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Arthritis in young dogs: how to care for your pet

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Arthritis can be a debilitating condition in any pet, but when arthritis is diagnosed in young dogs it is particularly saddening. We've put together some information to help you care for your young dog.

Understanding canine arthritis

Joint pain secondary to arthritis in dogs is highly variable. A dog may have 'terrible hips' as seen on an x-ray, but not show any signs, while another dog may have one tiny bone chip in his elbow and refuse to use his leg. Arthritis is generally seen to be a greater problem in big dogs, but small dogs can develop chronic pain with arthritis as well.1

Luxating patellas (slipping knee caps) is a common condition in toy breeds and can cause limping, bunny-hopping and pain in the hind limbs. For all dogs, arthritis can lead to obesity and obesity-related health problems because of an unwillingness to exercise, and if a dog's joints are particularly painful, you might see changes in behaviour or signs of aggression develop.

What can cause arthritis in young dogs?

A common cause of arthritis in young dogs is joint dysplasia. Dysplasia means 'abnormal growth' - dysplastic joints grow abnormally and predispose dogs to developing arthritis at a young age. Hip and elbow dysplasia are commonly seen in large breed puppies and can cause the early onset of arthritis and pain if not treated.2 Hip and elbow dysplasia are an especially common problem in large dogs, so watch out if your young pup is due to develop into a larger dog.

Hip and elbow dysplasia are thought to be a genetic disease that is exacerbated by environmental conditions, such as improper nutrition or exercise in large breed puppies. Hip dysplasia is more common than elbow dysplasia and affects one or both hind limbs.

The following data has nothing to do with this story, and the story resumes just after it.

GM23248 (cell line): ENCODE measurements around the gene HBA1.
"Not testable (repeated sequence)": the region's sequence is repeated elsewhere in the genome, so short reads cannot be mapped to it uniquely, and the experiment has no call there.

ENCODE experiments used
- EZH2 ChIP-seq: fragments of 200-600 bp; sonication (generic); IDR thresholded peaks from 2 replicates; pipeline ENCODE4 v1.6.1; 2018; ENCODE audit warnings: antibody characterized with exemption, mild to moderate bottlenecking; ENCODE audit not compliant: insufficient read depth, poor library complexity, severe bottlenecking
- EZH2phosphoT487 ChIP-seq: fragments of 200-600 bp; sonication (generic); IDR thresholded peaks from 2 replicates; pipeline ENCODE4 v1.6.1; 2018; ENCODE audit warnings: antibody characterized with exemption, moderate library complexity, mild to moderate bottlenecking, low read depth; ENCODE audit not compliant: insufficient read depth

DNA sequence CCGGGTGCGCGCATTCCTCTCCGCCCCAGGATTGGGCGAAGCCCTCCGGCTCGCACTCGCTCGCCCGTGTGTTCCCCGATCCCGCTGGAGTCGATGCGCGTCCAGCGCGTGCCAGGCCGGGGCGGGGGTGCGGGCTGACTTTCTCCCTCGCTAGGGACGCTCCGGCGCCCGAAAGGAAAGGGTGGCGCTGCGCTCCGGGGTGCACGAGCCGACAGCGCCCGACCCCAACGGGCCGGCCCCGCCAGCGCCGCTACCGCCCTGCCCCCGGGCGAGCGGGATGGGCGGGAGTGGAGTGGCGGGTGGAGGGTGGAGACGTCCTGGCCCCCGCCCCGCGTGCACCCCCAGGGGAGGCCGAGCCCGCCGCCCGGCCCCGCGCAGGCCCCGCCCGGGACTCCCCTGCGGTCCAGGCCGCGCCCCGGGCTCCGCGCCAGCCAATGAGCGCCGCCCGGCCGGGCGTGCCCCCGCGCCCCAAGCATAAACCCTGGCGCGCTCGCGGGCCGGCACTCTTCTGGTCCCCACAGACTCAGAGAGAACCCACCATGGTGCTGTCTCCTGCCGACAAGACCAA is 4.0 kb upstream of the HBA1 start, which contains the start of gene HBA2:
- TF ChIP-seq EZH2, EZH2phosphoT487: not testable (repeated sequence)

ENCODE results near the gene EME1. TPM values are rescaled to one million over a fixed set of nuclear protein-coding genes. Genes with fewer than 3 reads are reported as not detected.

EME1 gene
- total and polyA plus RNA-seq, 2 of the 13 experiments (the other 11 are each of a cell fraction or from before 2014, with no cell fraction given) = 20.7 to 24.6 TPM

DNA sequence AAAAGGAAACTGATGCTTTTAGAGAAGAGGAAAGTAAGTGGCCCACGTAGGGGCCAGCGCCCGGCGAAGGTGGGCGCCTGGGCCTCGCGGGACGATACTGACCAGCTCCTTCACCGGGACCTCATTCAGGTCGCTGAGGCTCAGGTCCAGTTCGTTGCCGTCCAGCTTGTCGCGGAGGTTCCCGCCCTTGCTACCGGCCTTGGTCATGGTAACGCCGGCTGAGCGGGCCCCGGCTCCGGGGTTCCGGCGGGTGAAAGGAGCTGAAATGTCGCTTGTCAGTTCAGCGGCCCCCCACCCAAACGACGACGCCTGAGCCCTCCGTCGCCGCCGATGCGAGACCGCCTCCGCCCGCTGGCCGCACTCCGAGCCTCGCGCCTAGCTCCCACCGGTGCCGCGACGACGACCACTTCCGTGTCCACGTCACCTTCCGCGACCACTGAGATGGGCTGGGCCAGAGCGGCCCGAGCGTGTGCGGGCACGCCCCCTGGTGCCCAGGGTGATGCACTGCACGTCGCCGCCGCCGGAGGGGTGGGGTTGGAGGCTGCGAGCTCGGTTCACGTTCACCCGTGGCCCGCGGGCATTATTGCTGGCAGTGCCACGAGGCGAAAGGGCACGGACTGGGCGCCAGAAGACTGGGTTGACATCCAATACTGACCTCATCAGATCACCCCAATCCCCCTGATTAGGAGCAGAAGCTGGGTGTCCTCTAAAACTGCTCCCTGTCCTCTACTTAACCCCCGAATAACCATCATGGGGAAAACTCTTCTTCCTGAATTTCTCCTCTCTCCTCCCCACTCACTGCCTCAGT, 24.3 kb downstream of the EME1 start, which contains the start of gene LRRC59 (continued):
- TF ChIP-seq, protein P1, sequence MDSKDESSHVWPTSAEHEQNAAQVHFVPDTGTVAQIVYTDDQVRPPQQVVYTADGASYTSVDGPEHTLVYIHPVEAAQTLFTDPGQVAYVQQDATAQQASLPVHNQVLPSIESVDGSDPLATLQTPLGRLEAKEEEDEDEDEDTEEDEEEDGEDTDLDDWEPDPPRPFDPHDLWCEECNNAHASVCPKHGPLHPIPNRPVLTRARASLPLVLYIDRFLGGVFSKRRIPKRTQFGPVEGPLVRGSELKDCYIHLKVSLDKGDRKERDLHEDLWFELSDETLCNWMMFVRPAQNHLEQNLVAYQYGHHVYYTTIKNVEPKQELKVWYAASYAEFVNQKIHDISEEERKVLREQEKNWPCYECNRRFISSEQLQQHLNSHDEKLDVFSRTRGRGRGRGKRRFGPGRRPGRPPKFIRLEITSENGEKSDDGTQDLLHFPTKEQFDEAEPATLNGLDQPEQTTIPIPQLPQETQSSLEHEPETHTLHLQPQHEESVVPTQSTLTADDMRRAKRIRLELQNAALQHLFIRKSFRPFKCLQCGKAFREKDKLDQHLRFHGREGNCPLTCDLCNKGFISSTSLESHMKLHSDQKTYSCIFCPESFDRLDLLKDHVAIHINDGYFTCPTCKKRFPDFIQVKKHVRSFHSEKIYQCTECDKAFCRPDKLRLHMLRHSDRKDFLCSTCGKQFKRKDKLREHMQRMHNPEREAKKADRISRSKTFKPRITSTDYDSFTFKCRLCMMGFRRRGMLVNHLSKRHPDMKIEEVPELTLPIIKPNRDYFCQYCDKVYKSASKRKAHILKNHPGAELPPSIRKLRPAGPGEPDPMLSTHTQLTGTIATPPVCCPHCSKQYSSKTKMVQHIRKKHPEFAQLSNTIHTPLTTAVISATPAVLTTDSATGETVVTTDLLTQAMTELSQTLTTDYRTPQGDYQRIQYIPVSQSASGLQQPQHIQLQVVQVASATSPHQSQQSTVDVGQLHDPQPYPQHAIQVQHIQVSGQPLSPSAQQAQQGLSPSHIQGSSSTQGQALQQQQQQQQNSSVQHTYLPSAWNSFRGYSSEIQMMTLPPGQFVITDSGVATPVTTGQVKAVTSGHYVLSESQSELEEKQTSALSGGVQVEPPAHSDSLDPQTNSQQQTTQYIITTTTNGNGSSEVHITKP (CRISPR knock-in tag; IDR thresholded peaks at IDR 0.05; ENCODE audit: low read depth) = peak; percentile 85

Elbow dysplasia is a combination of four elbow defects that may affect one or both front legs. Despite these both being painful conditions for your dog, hip and elbow dysplasia can be rectified to an extent with surgical therapy, but can also be managed non-surgically.

In young dogs, arthritis is most commonly caused by trauma to a joint, or a developmental abnormality. Arthritis can also develop secondary to an infection, such as Lyme disease or other tick-borne diseases, but this is less common than trauma or developmental diseases.

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Symptoms to look out for

Symptoms of arthritis in young dogs include limping, holding one or more legs up, a stiff, stilted gait, reluctance to exercise, decreased interest in games, excessive licking, yelping, increased sleeping, paradoxical muscle gain in unaffected limbs, bunny-hopping, muscle loss over hind limbs, and increased aggression. So look out for any changes in their behaviour or everyday routines: are they doing anything differently, has their movement been affected at all, or do they not seem as affectionate as usual?

My young dog has arthritis. What next?

For dogs that are symptomatic, early intervention is the best way to maintain good quality of life, and this usually requires some form of surgical procedure. If the condition goes untreated, this can cause progression of the arthritis, lifelong pain and difficulty walking or running.

Manage their weight

The most important way to take care of any young dog diagnosed with arthritis is to manage their weight. Dogs that are too heavy have greater stress and strain on their joints, will be less inclined to exercise and may be in chronic pain. A dog is at an ideal body condition (weight) when you can feel their ribs but not see them.

An easy way to determine this is to use the 'hand test'. Have your dog stand up and feel their ribs with your hands. If the ribs feel like the back of your hand, your dog is at a healthy weight. If the ribs feel like your palm, your dog is too heavy, or if their sides feel like your knuckles, they may be underweight.

Choose the right bed

Dogs with painful, swollen joints also benefit from a supportive sleeping surface. When choosing a bed for your young dog, stay away from beds cushioned with box springs or polyfill and choose thick memory foam instead. There are specialised dog bed manufacturers dedicated to making beds just for large dogs or to provide additional support for fragile joints.

Maintain muscle mass

It is important for young dogs with arthritis to try to maintain healthy muscle mass in their legs. Muscle helps support joints, but running and other high-impact activities may be difficult for young dogs with arthritis. Swimming is a wonderful exercise for dogs with arthritis: it works their cardiovascular system, boosts metabolism and helps maintain healthy muscles and joints. Regular exercise also helps the joints stay mobile by increasing the production of joint fluid.

The importance of nutrition

Nutrients such as glucosamine, as found naturally in joint cartilage, vitamin C and omega 3 fatty acids are all important for joint health. You can add to your dog's diet with pet joint supplements to help.

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